My Last Recitative
In Jerusalem potestas mea
By Dominic Vautier
During my years as a brother with the Salesians from 1961 to 1964 at Don Bosco College in Newton, NJ, I was surrounded by studies, sports, prayer and music. In addition to choir and orchestra there were the Gregorian Chants during high mass and especially during retreats. Retreats were periods of silence, sermons and reflection that lasted a long time like a day or two or three.
The long retreat was during holy week. At DBC the brothers had traditions that were handed down over the years, sometimes embellished or enlarged or eventually forgotten, but they did have some interesting traditions. One that stands out very much in my mind were the recitatives during retreats. Here's how a recitative worked.
During retreat we followed Canonical Hours which were divided into seven periods of prayer; matins, prime, tierce, sext, nones, vespers, and finally compline. Prime, tierce, sext, and nones are the first, third, sixth, and ninth hours of the day, counting from six in the morning. The Canonical Hours consisted mostly of chanting different psalms led by an entoner. These chants had a standard Gregorian inflection starting usually with "g" on the doh clef with a half step down to end of a phrase, and a major third step down to end of a verse. It was a pretty simple chant. But certain passages required a single person to stand up and do a solo, that is, do a recitative. It was kind of an honor to do one of these.
The four recitatives that occurred during vespers on Good Friday were special because you were allowed to use different inflections that were not at all Gregorian Chant endings but a jazzed up series of notes and flurishes that we had created ourselves to make things a little more fun. These final Good Friday recitatives were mostly reserved for seniors. I recall having been selected during my first and second year college to do a recitative but never one of the Good Friday jazzy ones.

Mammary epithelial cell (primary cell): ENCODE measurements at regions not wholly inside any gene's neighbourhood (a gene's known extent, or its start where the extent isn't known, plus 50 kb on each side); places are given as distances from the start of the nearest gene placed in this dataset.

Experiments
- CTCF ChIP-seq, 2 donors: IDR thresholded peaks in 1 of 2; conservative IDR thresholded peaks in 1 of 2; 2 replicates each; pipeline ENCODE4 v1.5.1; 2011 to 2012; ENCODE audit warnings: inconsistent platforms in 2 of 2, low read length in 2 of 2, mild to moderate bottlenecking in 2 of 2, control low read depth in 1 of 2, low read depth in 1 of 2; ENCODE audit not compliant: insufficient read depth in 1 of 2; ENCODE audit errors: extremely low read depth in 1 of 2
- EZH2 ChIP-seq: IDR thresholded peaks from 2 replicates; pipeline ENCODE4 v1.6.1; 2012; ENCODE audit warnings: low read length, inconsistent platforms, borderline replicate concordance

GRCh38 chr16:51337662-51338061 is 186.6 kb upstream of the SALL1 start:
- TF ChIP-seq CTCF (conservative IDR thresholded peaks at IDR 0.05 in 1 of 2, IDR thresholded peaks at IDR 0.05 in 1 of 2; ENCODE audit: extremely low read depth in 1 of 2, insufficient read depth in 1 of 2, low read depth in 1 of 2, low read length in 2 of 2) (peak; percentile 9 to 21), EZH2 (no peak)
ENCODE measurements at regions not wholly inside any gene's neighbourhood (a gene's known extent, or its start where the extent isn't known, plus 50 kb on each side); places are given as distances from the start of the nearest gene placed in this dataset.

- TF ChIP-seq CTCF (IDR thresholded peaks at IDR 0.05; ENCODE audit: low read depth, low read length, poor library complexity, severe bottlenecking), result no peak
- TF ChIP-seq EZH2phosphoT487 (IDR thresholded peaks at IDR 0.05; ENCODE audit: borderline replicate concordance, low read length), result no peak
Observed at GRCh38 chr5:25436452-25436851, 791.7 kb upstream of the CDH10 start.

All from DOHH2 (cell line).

So as it happened on Good Friday 1964, I actually was selected to do the fourth recitative. It was an honor because I was a junior, and there were enough good senior voices around. Fr. Herzog may have given it to me because he knew that I was not coming back.
Anyway I practiced and practiced. In fact I memorized my recitative from Ecclesiasticus 24:15-25. It begins:
Et sic in Sion firmata sum et in civitate sanctificata similiter requievi et in Jerusalem potestas mea.
On that Good Friday, One of the other members who was to sing the third recitative before mine got confused and started singing my passage. Oops! I felt so sorry for the guy because he struggled through and everybody knew what had happened. When my turn came I sang the passage to perfection, but it was so anticlymactical. I always felt a little bit embarrassed.
Those days are all gone now. Latin is gone. Gregorian chant is mostly gone from the empty halls and chapels of the old seminary building in Newton and all those jazzy home-brewed DBC Gregorian chant endings are part of the distant past and our collective fading memories.
But I will never forget my last recitative.
Here are some examples of the normal Gregorian
inflection using the passage above"Et
sic in Sion firmata sum et in civitate sanctificata similiter requievi
et in Jerusalem potestas mea.
The phrase ending drops one half tone fron doh to ti.
A verse ending inflects like this.
Here is the special Salesian phrase ending
And the jazzed up verse ending. Wild stuff indeed!